November 22, 2004

Survey says 87% of Canadian motorists use their seatbelts

Ottawa, Ontario – New survey results show that approximately 87% of Canadian motorists use their seatbelts, but that usage is still below the 95% target set by road safety authorities across the country.

The National Surveys of Seatbelt Use in Canada: 2002 – 2003 give results from observational surveys of seatbelt use in rural and urban Canada. They are the first such surveys to measure seatbelt usage rates separately in rural and urban Canada.

The survey shows that 87.4 per cent of front seat occupants of light-duty vehicles (i.e., passenger cars, pickup trucks, minivans and sport utility vehicles) buckle up. The rate is slightly lower in rural areas (85 per cent) and marginally higher in urban areas (87.6 per cent).

The survey also revealed that 87.2 per cent of all occupants of light-duty vehicles in urban Canada wear their seatbelts. Data was not available for all occupants in rural areas.

“Approximately 40 per cent of all people killed in automobile accidents were not wearing their seatbelts,” said Transport Minister Jean-C. Lapierre. “Seatbelts save lives, and Transport Canada strongly encourages the travelling public to buckle up at all times.”

Transport Canada conducted the surveys as part of the National Occupant Restraint Program 2010. The program, in which the department partners with the provinces, territories, police services and other road safety agencies, aims to increase seatbelt use by Canadians. The program’s goal is to achieve a minimum of 95 per cent national seat belt usage and the proper use of child restraints (i.e., child car seats) by 2010. It forms an important component of Road Safety Vision 2010, which is a national plan of action endorsed by key road safety stakeholders to make Canada’s roads the safest in the world by 2010.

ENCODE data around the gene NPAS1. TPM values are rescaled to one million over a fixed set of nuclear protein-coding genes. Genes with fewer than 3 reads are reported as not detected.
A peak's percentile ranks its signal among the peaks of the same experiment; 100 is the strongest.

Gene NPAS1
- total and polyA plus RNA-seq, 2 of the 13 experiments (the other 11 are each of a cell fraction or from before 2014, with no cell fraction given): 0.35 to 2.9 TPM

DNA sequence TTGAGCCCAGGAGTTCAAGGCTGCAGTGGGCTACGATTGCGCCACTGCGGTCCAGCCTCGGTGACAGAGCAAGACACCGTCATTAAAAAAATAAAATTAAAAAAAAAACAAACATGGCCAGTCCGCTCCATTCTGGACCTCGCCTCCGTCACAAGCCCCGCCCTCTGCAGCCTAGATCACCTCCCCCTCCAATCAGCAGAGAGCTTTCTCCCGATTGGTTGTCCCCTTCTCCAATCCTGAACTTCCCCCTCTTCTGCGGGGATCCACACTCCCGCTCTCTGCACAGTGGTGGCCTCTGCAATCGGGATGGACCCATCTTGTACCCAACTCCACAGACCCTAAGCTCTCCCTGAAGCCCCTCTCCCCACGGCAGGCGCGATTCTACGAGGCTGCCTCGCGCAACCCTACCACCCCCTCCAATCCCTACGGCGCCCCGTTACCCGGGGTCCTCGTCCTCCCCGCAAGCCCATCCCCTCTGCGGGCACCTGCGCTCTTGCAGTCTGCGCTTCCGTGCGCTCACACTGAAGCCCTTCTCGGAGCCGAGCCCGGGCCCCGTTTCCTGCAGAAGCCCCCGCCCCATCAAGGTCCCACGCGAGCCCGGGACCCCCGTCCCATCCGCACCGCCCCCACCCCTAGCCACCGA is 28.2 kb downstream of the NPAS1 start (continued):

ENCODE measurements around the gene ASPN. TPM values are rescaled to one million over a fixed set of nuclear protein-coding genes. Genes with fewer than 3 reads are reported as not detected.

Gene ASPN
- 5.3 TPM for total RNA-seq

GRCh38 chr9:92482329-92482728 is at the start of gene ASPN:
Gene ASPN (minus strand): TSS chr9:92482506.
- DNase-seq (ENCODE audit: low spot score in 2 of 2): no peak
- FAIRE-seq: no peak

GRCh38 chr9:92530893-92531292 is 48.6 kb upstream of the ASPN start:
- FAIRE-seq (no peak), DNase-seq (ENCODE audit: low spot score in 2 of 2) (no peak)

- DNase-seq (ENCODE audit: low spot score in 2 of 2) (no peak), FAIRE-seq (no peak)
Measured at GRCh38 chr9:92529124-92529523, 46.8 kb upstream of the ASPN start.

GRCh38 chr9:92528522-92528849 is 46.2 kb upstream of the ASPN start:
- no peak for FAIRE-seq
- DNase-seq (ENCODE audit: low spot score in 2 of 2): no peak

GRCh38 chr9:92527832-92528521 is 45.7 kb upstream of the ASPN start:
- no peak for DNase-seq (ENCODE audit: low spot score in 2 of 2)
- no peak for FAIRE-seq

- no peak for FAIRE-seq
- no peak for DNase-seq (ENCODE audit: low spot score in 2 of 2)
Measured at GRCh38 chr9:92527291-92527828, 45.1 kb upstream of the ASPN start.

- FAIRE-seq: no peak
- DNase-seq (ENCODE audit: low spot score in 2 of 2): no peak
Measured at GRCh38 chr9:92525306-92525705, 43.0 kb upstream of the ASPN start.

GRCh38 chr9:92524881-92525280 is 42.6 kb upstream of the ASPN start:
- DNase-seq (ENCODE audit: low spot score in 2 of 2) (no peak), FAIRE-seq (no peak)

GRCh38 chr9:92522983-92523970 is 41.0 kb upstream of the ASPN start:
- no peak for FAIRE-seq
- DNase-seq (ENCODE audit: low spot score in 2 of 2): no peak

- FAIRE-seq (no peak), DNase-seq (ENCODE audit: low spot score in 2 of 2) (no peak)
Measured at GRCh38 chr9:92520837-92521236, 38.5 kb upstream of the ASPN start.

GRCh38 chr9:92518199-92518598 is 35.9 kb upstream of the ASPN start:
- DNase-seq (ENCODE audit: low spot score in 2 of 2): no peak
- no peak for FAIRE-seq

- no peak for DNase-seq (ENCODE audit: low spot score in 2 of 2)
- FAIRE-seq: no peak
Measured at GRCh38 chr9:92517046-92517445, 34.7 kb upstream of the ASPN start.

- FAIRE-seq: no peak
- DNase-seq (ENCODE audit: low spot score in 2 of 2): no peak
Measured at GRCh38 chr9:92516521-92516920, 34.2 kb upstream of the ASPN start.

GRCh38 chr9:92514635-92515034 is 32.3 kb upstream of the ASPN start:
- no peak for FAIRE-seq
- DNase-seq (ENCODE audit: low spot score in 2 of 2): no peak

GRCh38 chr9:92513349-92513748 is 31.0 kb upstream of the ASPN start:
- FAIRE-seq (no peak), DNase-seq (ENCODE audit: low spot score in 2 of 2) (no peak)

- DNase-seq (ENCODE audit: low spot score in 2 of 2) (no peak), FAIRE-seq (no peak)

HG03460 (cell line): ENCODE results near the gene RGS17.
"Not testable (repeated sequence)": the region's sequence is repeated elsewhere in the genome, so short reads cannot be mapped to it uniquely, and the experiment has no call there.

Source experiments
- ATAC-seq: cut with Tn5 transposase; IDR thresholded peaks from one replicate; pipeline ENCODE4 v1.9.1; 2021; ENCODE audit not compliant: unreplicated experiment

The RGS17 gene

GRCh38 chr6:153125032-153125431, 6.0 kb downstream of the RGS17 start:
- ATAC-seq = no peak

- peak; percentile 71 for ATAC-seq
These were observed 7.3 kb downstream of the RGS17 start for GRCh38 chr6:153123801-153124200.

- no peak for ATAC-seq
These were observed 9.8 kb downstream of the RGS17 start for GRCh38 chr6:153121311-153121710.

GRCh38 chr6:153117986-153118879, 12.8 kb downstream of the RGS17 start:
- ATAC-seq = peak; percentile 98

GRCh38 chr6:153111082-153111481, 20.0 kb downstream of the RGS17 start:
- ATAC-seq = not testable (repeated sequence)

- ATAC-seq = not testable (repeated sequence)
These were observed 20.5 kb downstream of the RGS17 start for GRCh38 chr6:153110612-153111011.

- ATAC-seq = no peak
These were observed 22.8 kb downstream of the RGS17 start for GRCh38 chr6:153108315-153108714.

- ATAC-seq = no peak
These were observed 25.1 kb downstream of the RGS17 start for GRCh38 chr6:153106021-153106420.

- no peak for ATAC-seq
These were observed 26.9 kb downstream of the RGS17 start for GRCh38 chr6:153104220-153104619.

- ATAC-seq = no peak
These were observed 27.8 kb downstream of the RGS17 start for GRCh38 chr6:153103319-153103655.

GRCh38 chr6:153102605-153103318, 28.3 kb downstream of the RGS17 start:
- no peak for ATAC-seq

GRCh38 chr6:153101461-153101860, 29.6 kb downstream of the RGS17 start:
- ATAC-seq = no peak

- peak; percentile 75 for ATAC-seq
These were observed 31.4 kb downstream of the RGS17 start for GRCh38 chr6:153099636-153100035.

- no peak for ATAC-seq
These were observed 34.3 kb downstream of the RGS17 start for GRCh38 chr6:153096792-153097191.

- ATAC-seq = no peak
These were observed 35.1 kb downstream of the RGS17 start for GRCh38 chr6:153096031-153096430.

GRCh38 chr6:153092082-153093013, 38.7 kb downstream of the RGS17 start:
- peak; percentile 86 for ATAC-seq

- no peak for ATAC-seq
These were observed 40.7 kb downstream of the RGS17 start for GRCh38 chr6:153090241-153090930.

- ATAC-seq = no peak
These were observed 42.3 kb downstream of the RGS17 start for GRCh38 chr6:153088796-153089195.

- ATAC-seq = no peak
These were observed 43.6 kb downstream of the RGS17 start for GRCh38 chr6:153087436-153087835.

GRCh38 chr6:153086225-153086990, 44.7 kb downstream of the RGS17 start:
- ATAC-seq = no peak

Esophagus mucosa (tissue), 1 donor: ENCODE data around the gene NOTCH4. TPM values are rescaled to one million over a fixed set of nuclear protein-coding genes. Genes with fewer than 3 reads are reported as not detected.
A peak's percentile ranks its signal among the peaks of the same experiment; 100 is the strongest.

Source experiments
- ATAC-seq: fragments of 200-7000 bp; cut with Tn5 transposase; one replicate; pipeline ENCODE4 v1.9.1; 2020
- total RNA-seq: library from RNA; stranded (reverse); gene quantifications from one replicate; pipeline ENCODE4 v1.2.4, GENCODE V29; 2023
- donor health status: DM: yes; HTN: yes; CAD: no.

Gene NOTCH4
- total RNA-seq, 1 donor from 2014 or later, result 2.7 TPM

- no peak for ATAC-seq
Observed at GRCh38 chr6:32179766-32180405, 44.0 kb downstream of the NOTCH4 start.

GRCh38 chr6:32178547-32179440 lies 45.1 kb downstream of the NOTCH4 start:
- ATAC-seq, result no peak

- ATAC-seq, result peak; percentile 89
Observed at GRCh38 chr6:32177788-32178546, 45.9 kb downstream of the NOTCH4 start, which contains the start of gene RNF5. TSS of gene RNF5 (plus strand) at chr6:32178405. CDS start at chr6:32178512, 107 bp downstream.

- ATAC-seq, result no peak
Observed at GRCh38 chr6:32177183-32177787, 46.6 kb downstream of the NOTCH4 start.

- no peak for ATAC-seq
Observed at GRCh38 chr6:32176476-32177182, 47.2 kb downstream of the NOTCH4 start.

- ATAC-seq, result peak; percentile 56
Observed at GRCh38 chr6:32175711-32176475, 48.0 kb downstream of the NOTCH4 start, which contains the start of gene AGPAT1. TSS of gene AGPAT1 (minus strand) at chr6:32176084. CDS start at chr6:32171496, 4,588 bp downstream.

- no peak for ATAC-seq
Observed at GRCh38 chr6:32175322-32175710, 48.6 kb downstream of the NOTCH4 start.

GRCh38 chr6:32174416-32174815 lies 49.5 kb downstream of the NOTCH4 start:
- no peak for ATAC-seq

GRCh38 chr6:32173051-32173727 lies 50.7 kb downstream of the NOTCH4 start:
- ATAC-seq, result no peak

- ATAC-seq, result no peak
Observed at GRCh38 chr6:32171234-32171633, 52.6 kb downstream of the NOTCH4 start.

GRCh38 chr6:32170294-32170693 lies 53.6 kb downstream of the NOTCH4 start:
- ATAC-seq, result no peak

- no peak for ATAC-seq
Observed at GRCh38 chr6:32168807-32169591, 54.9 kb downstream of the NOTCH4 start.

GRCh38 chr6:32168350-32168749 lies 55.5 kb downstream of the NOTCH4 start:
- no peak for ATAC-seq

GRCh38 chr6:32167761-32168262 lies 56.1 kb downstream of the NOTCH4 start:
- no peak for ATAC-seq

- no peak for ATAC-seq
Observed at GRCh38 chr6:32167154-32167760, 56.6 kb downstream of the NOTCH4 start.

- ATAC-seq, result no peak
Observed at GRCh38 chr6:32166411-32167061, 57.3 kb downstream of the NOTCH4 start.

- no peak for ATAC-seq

The National Seatbelt Survey was redesigned in 2001 to include communities with populations between 5,000 and 49,999. The previous surveys focused only on communities having populations over 50,000. In 2002 – 2003, the surveys were extended to include populations over 1,000. Results from this redesigned survey will provide Transport Canada with a more representative sample of seatbelt use in both urban and rural Canada. Future surveys will provide the department with comparable data that can be used to detect trends and issues in usage.

Transport Canada conducted the survey of rural use in September 2002. The survey targeted front seat occupants of passenger cars, pickup trucks, minivans and sport utility vehicles. It was conducted at intersections with stop signs, which did not provide sufficient vehicle stopping time to observe the back seat occupants.

The department conducted the urban survey in September 2003. It examined all occupants of passenger cars, pickup trucks, minivans and sport utility vehicles. Most intersections had traffic lights, which allowed sufficient vehicle stopping time to observe all occupants.

A total of 105,385 vehicles and 151,566 occupants were observed at 384 sites across Canada.

The surveys are available on Transport Canada’s road safety website at For more information, click here: Road Safety Vision 2010.

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